As it was mentioned in the last blog post, it is unclear to what extent the president has full control over his armed forces and how many of his decisions are passed onto Russia for approval. There are clearly some personnel in the armed forces, which object to what Lukashenko is doing, but the size of this discontent is hard to measure.

What and where?

When speaking to the MoD TV on 20 August, Chrenin stated the need to increase the readiness of forces in the Grodno Tactical Direction. A camera recorded a screen (see below) depicting the size of the (manoeuvre) forces that are deployed to protect this area. It is rather unimpressive.

Screen-grab from an MoD meeting held on 20th August.

They officially a motorised battalion and a tank battalion of the 6th Mechanised Brigade, an airborne battalion from the 103rd Air Assault Brigade as well as an artillery battery from the 111th Artillery Brigade. The exercise, which started on 21 August is to conclude by the 31st, but the pace of the exercise should decrease from the 29th. These units are thought to be deployed just north on Grodno, a few kilometres from the border with Lithuania.  

Is this an invasion force? Surely it can pacify Grodno, but just as is not enough to attack a neighbouring state, it cannot effectively defend the area against NATO. This is exactly the reason why Russia had reinforced Belarus with additional tanks in days leading to Zapad.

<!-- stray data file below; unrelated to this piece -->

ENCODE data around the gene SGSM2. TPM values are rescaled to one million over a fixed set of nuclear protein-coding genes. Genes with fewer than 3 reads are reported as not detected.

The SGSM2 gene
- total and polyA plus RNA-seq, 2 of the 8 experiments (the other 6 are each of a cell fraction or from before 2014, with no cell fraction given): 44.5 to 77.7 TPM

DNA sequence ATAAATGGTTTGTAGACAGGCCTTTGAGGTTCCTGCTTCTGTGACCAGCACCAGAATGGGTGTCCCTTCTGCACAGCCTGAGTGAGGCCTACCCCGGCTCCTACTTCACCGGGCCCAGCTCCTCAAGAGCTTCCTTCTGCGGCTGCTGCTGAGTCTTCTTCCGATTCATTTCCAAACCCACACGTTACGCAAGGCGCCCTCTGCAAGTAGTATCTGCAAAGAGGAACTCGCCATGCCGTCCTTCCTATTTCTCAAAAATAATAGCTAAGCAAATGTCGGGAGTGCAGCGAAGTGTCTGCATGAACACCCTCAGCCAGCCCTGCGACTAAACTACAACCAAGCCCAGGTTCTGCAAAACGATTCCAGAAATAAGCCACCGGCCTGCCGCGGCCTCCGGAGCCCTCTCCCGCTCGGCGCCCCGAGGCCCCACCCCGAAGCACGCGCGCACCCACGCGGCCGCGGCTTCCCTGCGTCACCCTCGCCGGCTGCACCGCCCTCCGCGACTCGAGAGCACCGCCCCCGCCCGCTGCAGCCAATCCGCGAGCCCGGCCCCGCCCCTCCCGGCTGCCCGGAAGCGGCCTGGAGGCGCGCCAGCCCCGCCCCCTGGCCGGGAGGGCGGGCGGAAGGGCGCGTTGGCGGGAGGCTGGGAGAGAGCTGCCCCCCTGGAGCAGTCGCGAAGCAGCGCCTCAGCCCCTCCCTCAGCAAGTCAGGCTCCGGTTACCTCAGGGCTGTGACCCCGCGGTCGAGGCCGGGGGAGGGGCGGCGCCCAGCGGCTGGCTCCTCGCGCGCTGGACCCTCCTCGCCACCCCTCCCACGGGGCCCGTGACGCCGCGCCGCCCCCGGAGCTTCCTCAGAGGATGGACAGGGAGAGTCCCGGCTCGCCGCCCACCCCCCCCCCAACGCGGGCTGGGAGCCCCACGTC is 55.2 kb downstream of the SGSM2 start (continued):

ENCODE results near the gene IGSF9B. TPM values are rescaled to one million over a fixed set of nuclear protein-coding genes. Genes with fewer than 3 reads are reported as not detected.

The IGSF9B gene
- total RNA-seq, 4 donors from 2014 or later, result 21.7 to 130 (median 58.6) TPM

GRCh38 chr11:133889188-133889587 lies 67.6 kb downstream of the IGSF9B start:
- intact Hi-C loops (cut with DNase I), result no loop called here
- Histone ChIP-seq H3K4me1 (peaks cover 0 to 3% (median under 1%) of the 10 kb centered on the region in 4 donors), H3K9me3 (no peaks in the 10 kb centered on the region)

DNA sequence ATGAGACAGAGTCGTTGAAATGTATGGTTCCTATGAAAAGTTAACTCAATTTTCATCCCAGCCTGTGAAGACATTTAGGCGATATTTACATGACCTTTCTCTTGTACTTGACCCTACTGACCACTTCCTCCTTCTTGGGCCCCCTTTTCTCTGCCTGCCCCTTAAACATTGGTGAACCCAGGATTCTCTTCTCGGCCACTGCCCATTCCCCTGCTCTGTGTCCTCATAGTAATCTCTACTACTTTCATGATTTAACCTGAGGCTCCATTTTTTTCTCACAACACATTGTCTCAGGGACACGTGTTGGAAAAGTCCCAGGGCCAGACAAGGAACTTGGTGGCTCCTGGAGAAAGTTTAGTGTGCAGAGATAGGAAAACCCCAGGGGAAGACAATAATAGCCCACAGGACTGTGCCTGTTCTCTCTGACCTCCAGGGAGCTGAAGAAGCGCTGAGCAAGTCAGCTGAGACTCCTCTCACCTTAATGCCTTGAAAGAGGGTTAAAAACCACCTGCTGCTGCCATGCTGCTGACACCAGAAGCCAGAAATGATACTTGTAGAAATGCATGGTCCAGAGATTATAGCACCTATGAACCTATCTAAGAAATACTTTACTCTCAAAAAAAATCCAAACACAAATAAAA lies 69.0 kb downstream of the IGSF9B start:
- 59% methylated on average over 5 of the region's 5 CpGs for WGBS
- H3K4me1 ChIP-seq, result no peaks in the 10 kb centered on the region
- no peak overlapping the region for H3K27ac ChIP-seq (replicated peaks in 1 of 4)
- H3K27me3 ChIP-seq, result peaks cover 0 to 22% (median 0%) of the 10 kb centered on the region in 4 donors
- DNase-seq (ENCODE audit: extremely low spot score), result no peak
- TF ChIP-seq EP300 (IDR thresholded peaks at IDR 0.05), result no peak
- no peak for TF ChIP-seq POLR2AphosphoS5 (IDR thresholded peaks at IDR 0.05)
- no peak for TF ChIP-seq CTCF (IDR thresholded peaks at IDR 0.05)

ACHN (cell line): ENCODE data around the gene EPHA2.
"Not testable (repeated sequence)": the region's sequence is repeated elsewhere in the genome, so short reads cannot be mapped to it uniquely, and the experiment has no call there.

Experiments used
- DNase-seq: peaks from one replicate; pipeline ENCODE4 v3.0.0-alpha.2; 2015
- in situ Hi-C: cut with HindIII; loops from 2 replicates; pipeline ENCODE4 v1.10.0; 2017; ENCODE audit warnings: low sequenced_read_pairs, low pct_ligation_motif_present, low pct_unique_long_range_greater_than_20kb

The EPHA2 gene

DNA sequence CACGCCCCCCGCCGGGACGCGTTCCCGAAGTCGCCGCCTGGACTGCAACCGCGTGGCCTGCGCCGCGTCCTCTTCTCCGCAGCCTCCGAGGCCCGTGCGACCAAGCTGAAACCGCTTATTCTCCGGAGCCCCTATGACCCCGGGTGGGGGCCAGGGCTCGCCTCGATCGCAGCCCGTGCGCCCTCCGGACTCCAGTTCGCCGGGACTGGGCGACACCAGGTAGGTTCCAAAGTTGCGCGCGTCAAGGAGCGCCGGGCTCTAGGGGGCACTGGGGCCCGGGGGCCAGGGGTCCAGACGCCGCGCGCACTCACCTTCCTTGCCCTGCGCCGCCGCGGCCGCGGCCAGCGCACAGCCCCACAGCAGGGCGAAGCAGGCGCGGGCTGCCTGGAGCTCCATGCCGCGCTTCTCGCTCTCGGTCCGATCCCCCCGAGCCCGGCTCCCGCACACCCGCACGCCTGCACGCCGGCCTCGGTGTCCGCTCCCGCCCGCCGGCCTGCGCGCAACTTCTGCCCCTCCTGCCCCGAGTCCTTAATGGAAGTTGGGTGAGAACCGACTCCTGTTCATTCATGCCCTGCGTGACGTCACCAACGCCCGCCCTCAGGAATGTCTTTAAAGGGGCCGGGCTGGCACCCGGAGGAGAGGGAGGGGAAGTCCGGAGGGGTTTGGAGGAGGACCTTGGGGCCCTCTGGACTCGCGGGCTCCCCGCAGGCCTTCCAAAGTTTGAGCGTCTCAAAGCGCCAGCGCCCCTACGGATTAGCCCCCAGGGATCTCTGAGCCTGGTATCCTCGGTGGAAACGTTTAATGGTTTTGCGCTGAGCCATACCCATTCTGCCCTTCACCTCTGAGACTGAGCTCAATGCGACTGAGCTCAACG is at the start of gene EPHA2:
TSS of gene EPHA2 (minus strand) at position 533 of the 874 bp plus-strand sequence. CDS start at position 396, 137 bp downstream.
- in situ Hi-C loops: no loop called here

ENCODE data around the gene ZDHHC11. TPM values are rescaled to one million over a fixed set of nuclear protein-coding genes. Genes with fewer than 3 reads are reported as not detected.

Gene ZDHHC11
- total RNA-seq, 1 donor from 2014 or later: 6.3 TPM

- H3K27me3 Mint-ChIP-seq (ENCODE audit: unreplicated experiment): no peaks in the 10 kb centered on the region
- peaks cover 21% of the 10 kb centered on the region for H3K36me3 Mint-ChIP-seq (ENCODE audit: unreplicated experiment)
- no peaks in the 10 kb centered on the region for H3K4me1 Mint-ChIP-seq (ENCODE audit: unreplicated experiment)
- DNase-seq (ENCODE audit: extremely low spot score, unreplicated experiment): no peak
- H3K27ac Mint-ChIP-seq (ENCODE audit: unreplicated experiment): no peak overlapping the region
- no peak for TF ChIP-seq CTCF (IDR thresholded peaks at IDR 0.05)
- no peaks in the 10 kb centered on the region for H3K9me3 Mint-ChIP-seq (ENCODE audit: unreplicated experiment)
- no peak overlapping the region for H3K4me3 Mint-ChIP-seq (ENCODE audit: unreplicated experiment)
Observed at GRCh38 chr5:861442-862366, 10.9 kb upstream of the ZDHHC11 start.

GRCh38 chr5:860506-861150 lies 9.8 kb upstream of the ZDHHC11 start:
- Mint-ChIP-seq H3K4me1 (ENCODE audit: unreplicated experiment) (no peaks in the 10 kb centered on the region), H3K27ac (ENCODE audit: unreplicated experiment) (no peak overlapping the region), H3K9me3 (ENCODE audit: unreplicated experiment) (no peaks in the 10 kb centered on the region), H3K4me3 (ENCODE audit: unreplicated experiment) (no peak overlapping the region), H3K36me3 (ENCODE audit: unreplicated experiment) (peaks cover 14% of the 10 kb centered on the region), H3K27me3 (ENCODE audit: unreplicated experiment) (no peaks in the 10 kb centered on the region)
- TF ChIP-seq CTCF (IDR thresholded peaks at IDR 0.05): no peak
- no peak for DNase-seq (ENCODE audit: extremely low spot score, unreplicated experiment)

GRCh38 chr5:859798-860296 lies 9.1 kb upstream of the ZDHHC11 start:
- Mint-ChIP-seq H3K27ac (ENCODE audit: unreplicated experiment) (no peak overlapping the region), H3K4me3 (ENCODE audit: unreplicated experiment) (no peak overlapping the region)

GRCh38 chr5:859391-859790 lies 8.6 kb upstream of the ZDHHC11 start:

Subunits near Grodno are conducting activities, which are almost identical to what was practised during Zapad: “combat illegal armed formations and sabotage and reconnaissance groups of the enemy”.

Apart from strictly combat-oriented units, the units deployed near Grodno include the 48th Electronic Warfare Battalion, 557th Engineering Brigade (cross-river operations), the 740th Air Defence Regiment, as well as SRBM Tochka-equipped 456th Missile Brigade.

The 9M79 missile being loaded (source: )

A Polonez-equipped MLRS division reportedly made a 200km march, but it does not seem to be deployed near Grodno, rather to the 227th Combined-Arms Training Range west of Borisov where elements of the 19th and 120th Mechanised Brigades are practising.

Elements of the 11th Mechanised Brigade practice air defence and combined arms operations near Baranovichi.

Undoubtedly the ongoing drills provide plenty of information as to how Belarus plans to go to war and how fast it can deploy when it is relatively time-constrained.

Concluding comments

Although the size of these exercises is nation-wide, they are limited to a battalion/squadron-level. This is perhaps maximum the Belarusian Armed Forces could field on a short notice drill. Further mobilisation and expansion of forward-deployed units also seem unlikely. If the above-shown screengrab is correct, exercises should now begin its last phase and should conclude in the next few days. Question is what will happen next. Will they be sent back to their respective garrisons or will they be deployed into cities? Soon we will know the answer.

What is impressive are the ability to move even-battalion sized subunits over large distances. Polonez MLRS 200km, Osa-AKM air defence system more than 400km. All reportedly within a day.

But let’s finish on a lighter note. Some troops who are not a part of this readiness and mobilisation exercise, are deployed into fields to support the ongoing harvesting campaign.